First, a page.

New Modified Wheel and De La Loubère Methods

A Spinning wheel

A Discussion of These New Methods

The modified nxn wheel methods A-1 and the modified De La Loubère are constructed using complementary tables of (n+2)x(n+2) or greater. This generates a series of De La Loubère or wheel magic squares that are related to one another via the main diagonal within the same complementary set. These ns x ns consists of a smaller subset of complementary numbers chosen from the larger 1.. n2 complementary table. 3x3 squares of the same type produced by wheel method A-1 are identical to a modified De La Loubère but differ only in the way we view them. Not so the larger squares. De La Loubère's method is well known and is described using applets in De La Loubère.

To construct a modified 3x3 De La Loubère square we take a 5x5 or higher odd nxn complementary table and choose three consecutive numbers and their complements such as {1,2,3} and {23,24,25} and begin filling in the Loubère square. The left diagonal, however, is filled with the group of numbers ½(n2-n+2) to ½(n2+ n) of the 5x5 complement table, i.e. {12,13,14} followed by the rest of the complementary numbers as shown below on the left beginning at the blue cell 23 or at the right at blue cell 22:

114
3 13
12 2
24114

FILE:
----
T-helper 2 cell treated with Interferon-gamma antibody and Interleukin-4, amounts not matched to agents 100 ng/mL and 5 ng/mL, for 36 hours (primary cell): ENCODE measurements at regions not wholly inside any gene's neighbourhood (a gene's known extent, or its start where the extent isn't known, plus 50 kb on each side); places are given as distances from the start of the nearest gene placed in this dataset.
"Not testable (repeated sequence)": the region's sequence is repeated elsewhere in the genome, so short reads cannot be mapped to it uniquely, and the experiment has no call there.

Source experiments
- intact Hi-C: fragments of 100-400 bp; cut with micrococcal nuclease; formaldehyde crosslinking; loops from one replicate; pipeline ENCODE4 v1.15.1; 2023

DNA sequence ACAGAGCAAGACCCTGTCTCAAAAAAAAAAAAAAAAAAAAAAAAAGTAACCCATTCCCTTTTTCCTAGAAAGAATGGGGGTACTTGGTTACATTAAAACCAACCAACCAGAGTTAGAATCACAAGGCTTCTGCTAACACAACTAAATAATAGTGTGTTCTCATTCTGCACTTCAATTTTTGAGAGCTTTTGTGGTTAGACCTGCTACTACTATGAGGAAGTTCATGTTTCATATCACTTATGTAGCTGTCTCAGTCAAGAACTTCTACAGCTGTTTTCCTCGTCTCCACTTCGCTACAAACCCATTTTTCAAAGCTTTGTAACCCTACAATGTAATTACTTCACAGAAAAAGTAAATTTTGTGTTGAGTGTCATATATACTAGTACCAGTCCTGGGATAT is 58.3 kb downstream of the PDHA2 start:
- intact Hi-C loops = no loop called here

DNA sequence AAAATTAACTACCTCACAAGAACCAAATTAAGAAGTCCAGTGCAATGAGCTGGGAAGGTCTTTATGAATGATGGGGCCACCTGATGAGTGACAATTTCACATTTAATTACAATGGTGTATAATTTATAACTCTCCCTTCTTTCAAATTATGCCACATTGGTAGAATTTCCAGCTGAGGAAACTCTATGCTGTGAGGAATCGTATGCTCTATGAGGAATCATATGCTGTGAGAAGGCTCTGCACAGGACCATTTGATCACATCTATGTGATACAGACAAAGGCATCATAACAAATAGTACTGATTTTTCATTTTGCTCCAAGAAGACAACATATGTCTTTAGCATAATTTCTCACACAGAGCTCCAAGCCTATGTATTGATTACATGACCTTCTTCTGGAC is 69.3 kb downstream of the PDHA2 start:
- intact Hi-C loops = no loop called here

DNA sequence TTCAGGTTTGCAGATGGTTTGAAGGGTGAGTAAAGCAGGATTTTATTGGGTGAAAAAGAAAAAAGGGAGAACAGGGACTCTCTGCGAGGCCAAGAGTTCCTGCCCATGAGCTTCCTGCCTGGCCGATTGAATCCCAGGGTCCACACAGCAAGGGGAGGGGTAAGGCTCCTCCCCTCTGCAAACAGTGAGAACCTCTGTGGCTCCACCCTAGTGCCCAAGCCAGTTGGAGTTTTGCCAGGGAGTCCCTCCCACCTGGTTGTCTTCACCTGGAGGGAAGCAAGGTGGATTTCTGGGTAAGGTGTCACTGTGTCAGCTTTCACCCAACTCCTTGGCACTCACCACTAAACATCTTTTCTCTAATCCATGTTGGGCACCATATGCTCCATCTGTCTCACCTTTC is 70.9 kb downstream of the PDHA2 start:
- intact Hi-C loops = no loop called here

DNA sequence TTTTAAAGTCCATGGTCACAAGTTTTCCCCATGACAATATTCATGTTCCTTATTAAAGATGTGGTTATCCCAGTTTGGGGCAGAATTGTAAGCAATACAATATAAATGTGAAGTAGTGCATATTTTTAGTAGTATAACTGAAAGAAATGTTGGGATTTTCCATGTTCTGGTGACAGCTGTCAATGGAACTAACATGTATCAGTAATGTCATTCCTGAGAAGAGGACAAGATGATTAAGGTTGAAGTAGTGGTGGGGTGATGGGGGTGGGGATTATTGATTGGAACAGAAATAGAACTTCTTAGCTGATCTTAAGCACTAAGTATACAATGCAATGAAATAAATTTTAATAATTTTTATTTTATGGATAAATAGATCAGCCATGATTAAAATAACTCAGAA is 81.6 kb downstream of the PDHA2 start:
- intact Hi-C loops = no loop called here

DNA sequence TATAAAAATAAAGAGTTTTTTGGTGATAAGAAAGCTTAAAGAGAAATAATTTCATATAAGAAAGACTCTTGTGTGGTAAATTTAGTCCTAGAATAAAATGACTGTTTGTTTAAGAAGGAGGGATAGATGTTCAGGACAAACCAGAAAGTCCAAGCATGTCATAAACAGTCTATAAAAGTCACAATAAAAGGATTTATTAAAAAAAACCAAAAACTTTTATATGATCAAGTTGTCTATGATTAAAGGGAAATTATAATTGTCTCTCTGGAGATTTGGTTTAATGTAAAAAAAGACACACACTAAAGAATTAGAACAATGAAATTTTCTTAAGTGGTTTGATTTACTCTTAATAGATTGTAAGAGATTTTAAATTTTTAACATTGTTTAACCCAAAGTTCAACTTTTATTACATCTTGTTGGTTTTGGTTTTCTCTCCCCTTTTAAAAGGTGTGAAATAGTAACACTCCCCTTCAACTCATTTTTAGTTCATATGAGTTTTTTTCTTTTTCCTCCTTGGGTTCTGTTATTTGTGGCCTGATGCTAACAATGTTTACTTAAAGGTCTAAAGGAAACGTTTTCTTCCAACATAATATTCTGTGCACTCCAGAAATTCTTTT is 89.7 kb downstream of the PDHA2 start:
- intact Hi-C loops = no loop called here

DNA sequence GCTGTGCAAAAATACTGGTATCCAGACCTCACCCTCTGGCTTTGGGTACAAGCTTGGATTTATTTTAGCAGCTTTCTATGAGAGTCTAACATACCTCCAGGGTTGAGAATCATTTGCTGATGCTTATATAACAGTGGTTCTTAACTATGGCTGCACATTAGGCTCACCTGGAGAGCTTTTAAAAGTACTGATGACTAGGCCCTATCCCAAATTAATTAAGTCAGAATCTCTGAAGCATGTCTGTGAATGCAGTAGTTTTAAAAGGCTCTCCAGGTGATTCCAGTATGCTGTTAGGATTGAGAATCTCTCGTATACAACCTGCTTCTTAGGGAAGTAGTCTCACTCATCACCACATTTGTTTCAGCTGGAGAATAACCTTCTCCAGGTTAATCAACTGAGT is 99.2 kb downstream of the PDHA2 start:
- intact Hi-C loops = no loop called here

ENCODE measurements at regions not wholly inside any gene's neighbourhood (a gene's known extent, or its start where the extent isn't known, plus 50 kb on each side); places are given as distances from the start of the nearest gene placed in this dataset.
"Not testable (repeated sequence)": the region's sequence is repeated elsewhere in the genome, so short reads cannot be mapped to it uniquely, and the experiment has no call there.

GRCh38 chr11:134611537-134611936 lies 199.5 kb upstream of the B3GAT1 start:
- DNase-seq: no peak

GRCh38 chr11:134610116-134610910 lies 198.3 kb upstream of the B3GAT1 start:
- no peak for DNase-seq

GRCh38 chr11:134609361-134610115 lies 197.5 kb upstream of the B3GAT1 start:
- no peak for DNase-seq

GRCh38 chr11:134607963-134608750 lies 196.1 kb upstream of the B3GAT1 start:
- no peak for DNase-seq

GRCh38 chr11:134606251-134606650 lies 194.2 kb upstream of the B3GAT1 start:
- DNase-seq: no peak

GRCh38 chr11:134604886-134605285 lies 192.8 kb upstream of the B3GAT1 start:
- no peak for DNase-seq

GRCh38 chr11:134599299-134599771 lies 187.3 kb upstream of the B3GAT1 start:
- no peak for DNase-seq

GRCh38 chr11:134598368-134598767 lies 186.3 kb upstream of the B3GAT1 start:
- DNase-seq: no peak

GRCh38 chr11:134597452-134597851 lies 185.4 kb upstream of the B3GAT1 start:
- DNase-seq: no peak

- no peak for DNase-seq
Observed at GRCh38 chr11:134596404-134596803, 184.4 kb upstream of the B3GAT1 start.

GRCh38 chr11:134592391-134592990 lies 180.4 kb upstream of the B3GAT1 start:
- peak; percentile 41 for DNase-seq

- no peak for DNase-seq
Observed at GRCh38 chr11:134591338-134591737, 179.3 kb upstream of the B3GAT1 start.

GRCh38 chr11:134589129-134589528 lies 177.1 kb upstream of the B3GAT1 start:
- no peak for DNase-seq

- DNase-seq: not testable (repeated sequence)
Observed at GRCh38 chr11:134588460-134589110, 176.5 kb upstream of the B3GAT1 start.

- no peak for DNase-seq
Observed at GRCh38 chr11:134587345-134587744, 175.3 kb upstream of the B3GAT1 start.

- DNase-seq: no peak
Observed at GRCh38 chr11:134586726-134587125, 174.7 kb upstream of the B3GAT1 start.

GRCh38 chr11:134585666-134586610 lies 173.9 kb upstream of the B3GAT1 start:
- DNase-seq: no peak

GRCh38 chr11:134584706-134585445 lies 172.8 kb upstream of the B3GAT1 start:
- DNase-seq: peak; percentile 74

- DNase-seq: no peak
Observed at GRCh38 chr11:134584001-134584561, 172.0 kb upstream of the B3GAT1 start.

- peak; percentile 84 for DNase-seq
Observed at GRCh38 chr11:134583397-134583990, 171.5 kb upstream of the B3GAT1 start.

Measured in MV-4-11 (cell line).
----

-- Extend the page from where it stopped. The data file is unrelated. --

3 13 23
12 25 2
  
214
4 13
12 3
23214
4 13 22
1224 3
 ...
1 2 3 4 5 6 7 8 9 10 11 12 1 2 3 4 5 6 7 8 9 10 11 12
13 13
25 24 23 22 21 20 19 18 17 16 15 14 25 24 23 22 21 20 19 18 17 16 15 14

The second set of squares is obtained by moving one number over on the complementary table, which previously had to be moved over by a pair of numbers Method A-1:Variant 1. Because there are more than enough numbers in the complementary table to form the smaller squares, this restriction no longer holds. One keeps shifting over until all the squares within this group are obtained as shown below for the final square which after subtracting 8 from each entry gives the original De La Loubère 3x3 square on the right. This is a property of these squares in that the last one in the series, being the only one with consecutive integers, is convertible to the original normal Loubère square :

914
11 13
12 10
16914
11 13 15
12 17 10
816
357
49 2
1 2 3 4 5 6 7 8 9 10 11 12
13
25 24 23 22 21 20 19 18 17 16 15 14

To generate 3x3 modified Wheel squares using a 5x5 complementary table we use the three pair of spoke numbers along with {12,13,14} to produce the series of squares below with (identical to the modified De La Loubère method discussed above except for rotation):

 
12324
25 13 1
223 14
 
12423
24 13 2
3 22 14
 
12522
23 13 3
4 21 14
...
121116
17 13 9
1015 14
438
95 1
27 6

Again the last square, by subtracting 8 from each entry, produces the regular 3x3 square. In addition, the magic sum S is equal to 39 for these squares and the squares are found to be identical to the internal squares produced in method B. Those produced by the de la Loubère method, however, are not part of any larger de la Loubère square, i.e. are not internal squares to that method. As mentioned in the introduction the smaller n, ns, is included in the larger n making the equation for the magic sum S is ½ns(n2 + 1). Plugging the requisite numbers into this equation gives S of 39 and 125, respectively for the the 3x3 magic squares above and 125 for the 5x5 squares in the section depicted below. In addition, these calculations are found to be in agreement with the actual summations.